Q.  It looked to me like you had it cruising, made a couple birdies, a couple nice putts.  You had a real good birdie right before that and a good bunker save before that.  That seemed to be almost where the round could have gone either way.  That lie got kind of funky, and it sent it over.  Did you get a feeling at that point with that sand save that we're going to get things going in a positive way?
PHIL MICKELSON:  Yeah, because the very next hole is a par‑5 that should be birdied, and I ended up making birdie there and finishing off the round.  But it could have easily slipped, and sometimes you make bogey there and go into that par‑5 not feeling good and make par and cost yourself another one.  That was a big up‑and‑down.
I think the big thing for me today was when I hit it in the fairway I hit a lot of really good iron shots.  My iron play was as good as it's ever been, and I've been giving myself between 6 and 20 feet, so had I hit that 5‑wood in the fairway, that pin was right where guys were going to make birdie.  My two playing partners made birdie, and in theory I look at that as costing me about half a shot, three quarters of a shot not getting it in the fairway.  Tomorrow that will be key.
But I've been driving it so good as of late that I think that it was just a little tweak here that will get it back.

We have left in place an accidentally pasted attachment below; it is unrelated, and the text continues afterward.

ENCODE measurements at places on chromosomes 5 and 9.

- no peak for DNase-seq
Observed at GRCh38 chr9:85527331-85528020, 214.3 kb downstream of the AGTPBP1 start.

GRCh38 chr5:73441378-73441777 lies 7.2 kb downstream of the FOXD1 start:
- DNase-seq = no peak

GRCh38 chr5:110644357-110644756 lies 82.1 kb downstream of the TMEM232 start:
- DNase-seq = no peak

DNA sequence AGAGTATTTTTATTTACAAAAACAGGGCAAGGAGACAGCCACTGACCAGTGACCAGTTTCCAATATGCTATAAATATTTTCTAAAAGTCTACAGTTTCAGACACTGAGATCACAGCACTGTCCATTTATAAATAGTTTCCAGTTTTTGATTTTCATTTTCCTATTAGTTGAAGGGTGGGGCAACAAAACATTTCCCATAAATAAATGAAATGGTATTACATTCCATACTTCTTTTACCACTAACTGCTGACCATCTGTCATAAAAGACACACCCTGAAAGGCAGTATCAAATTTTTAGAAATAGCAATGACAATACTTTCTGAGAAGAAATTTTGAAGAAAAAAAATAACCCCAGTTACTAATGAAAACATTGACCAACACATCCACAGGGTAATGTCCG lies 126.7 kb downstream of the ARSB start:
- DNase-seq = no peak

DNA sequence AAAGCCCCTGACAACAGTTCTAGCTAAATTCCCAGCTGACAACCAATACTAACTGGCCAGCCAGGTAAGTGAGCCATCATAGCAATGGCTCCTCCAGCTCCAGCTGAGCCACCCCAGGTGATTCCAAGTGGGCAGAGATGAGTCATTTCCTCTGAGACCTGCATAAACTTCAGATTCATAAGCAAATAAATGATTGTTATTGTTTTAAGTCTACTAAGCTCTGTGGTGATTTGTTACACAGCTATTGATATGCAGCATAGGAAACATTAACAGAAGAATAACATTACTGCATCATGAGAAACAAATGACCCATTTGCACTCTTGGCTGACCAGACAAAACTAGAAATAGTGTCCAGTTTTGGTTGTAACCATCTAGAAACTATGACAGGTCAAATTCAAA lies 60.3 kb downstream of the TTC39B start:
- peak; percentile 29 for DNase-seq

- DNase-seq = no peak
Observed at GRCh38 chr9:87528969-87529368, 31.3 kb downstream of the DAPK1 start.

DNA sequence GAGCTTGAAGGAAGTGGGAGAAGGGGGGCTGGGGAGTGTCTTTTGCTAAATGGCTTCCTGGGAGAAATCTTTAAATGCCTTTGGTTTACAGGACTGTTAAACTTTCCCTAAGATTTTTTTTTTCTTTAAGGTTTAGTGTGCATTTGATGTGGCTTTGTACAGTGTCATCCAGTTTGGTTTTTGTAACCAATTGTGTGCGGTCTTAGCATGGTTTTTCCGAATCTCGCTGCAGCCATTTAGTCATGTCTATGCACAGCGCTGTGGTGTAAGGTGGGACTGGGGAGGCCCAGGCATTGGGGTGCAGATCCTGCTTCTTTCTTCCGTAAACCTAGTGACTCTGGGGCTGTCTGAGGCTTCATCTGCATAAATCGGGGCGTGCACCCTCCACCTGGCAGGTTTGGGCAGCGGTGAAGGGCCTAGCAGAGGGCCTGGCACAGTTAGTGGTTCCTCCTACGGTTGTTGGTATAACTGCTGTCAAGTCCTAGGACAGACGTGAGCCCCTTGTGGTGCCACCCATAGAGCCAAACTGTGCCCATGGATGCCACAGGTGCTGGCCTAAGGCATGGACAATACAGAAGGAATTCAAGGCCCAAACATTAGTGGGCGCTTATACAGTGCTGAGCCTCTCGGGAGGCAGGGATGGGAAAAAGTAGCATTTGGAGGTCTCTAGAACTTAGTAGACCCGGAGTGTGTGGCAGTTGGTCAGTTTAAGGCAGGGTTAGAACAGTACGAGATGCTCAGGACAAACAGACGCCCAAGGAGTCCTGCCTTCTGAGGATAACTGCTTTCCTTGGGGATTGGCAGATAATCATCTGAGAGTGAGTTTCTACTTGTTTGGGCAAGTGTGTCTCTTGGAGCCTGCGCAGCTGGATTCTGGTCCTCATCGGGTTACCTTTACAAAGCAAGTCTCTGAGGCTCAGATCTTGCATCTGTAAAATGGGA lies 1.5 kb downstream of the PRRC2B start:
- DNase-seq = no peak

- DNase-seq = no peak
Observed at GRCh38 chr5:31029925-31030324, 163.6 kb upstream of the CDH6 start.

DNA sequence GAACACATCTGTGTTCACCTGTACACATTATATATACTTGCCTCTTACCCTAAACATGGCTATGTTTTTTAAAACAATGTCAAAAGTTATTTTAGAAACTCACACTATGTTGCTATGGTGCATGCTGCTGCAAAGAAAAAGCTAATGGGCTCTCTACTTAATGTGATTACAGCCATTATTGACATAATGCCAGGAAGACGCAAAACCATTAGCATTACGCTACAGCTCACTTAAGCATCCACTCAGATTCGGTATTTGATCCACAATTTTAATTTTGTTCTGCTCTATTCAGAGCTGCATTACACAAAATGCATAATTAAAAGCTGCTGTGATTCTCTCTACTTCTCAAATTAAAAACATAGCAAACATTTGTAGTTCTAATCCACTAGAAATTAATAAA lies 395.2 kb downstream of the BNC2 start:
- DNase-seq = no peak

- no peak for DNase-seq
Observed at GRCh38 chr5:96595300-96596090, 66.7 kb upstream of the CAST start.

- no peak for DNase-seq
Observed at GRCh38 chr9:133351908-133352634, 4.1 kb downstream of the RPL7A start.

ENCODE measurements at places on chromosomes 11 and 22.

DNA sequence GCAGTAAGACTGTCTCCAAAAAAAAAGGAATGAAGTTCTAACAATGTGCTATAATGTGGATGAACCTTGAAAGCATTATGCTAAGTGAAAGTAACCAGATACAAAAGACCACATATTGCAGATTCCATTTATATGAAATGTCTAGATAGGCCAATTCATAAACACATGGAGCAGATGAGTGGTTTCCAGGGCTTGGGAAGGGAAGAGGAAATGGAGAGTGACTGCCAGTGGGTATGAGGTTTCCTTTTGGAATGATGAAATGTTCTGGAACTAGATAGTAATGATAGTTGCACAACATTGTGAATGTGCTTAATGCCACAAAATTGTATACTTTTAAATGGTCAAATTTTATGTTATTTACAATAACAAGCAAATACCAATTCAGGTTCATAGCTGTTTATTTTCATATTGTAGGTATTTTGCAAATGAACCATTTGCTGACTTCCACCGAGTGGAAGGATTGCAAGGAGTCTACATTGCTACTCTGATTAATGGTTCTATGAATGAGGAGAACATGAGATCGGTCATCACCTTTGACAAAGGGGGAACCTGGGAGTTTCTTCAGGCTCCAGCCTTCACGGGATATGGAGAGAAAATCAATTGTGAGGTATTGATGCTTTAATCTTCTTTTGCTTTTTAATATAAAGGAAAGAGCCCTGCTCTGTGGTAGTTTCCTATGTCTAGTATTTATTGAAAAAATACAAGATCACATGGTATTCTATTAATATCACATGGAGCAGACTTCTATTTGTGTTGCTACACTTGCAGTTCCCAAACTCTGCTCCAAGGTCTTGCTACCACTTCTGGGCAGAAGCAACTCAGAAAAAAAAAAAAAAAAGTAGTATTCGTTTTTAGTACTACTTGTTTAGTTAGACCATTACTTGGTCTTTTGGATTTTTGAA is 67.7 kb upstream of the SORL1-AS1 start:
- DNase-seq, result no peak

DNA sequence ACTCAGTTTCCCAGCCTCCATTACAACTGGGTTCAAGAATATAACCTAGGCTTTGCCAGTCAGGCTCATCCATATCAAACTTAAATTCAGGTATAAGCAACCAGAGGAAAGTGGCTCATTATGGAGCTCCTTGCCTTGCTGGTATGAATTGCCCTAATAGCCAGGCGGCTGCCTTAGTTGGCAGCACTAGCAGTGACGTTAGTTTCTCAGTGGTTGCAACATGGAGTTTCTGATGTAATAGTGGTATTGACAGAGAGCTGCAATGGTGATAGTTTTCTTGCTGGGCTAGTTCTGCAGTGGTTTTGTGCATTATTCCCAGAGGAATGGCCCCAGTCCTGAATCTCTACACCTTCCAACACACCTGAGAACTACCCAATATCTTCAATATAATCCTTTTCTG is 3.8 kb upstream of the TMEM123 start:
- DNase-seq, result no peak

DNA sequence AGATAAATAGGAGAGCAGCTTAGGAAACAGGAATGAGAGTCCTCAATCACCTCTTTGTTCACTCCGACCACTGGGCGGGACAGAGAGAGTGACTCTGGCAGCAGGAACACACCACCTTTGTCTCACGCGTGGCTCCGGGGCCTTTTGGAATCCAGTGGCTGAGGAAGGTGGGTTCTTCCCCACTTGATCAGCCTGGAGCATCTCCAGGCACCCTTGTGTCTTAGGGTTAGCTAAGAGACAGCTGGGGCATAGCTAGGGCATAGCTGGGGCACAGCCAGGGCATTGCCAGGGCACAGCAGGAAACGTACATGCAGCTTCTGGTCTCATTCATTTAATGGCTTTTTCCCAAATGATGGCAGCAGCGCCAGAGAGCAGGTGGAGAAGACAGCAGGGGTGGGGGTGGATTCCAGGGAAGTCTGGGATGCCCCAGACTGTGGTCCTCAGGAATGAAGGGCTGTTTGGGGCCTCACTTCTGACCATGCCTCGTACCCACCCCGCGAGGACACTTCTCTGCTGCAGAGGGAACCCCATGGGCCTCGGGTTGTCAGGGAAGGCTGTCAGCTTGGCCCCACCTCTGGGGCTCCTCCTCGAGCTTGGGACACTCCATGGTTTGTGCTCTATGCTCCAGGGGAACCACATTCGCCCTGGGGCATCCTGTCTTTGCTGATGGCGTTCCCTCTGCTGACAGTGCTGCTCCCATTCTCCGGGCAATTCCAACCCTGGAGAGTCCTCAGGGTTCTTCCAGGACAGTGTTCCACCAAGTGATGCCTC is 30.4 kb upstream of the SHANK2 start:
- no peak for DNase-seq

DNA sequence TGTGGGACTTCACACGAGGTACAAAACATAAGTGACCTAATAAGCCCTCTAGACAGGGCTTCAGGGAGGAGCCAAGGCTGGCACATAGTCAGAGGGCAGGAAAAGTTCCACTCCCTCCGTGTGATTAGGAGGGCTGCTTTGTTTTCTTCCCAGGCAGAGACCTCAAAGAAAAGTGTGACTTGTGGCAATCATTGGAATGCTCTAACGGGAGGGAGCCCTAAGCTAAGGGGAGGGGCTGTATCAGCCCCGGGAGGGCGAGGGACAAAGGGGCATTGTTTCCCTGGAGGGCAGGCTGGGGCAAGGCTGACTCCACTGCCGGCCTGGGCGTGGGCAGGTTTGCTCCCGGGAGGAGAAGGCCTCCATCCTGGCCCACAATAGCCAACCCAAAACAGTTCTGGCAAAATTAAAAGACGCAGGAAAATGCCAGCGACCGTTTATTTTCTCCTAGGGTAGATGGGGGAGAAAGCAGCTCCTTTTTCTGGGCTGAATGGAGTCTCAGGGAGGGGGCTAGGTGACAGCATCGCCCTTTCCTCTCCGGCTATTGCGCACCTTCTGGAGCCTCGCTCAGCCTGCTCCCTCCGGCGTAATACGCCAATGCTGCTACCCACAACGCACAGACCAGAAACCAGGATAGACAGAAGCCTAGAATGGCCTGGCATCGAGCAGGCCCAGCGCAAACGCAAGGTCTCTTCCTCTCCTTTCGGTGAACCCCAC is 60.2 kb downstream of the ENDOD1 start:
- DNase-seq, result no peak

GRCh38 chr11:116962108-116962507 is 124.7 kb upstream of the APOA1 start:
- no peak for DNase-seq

Q.  There was an instance on 16 where you had a birdie putt, and it looked like you and bones had to wait.  Tiger and Rory were teeing off on 15, and there was sort of a pause.  There was a big roar obviously from the crowd at that point on 16, and 17 they were all solidly behind you.  Did you know you were going to wait for them to tee off?  To me it was almost like you were sending a message to them, but you looked especially focused.
PHIL MICKELSON:  I think we might be looking into it a little bit more.  I had to wait for Luke to hit his bunker shot, and I had to wait for Scott to hit his putt, so I just kind of hit in order and wasn't doing anything intentional based on the group there.
But that was a big putt for me because it got me into the red.  It got me under par, and I felt like if I could get 1‑ or 2‑under at the turn I could play very well the front.  The front is easier.

Q.  Especially a couple bogeys early on, you sort of righted the ship so you make the turn at 1‑under you've got to have a little confidence?
PHIL MICKELSON:  Exactly, the front nine is the easier of the two nines.  You've got two par‑5s that are reachable and you have some par‑4s that you can hit wedges into.

Q.  I saw you shake hands with a couple volunteer servicemen.  It's Air Force week here in New York, which is why we've had some planes and stuff like that.
PHIL MICKELSON:  Oh, cool, I didn't know that.

Q.  How many golf balls do you put in your bag, because you give them‑‑ I see you and Bones give them to kids, you're bumping fists.  It's really popular here in New York.
PHIL MICKELSON:  I don't carry extras, but I give them out throughout the round.  I usually give out about nine or ten, and I start out with a dozen.  But those guys I could tell were pilots, and my dad was a military pilot, as well.